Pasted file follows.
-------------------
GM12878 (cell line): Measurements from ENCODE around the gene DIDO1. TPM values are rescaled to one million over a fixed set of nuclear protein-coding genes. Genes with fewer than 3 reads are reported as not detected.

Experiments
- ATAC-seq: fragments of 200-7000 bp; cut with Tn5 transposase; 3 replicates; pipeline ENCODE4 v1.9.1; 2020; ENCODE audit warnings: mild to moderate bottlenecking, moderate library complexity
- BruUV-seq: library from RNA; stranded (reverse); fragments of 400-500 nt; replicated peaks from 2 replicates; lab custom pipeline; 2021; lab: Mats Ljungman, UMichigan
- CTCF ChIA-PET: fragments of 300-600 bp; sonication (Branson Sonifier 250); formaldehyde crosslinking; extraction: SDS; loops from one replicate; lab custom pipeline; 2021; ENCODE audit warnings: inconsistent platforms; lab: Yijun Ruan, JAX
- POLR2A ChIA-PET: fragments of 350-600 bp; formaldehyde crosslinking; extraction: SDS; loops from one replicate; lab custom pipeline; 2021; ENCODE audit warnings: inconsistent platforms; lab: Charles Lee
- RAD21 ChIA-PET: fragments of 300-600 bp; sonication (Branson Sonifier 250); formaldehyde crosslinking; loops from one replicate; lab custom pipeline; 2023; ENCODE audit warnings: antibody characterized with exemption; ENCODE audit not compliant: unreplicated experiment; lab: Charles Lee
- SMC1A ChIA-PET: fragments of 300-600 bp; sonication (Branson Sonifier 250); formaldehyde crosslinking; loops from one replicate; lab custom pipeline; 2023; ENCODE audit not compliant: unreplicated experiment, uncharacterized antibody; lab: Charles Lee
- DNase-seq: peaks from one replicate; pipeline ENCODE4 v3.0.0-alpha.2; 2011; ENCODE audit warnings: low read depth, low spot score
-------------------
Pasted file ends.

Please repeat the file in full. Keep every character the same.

GM12878 (cell line): Measurements from ENCODE around the gene DIDO1. TPM values are rescaled to one million over a fixed set of nuclear protein-coding genes. Genes with fewer than 3 reads are reported as not detected.

Experiments
- ATAC-seq: fragments of 200-7000 bp; cut with Tn5 transposase; 3 replicates; pipeline ENCODE4 v1.9.1; 2020; ENCODE audit warnings: mild to moderate bottlenecking, moderate library complexity
- BruUV-seq: library from RNA; stranded (reverse); fragments of 400-500 nt; replicated peaks from 2 replicates; lab custom pipeline; 2021; lab: Mats Ljungman, UMichigan
- CTCF ChIA-PET: fragments of 300-600 bp; sonication (Branson Sonifier 250); formaldehyde crosslinking; extraction: SDS; loops from one replicate; lab custom pipeline; 2021; ENCODE audit warnings: inconsistent platforms; lab: Yijun Ruan, JAX
- POLR2A ChIA-PET: fragments of 350-600 bp; formaldehyde crosslinking; extraction: SDS; loops from one replicate; lab custom pipeline; 2021; ENCODE audit warnings: inconsistent platforms; lab: Charles Lee
- RAD21 ChIA-PET: fragments of 300-600 bp; sonication (Branson Sonifier 250); formaldehyde crosslinking; loops from one replicate; lab custom pipeline; 2023; ENCODE audit warnings: antibody characterized with exemption; ENCODE audit not compliant: unreplicated experiment; lab: Charles Lee
- SMC1A ChIA-PET: fragments of 300-600 bp; sonication (Branson Sonifier 250); formaldehyde crosslinking; loops from one replicate; lab custom pipeline; 2023; ENCODE audit not compliant: unreplicated experiment, uncharacterized antibody; lab: Charles Lee
- DNase-seq: peaks from one replicate; pipeline ENCODE4 v3.0.0-alpha.2; 2011; ENCODE audit warnings: low read depth, low spot score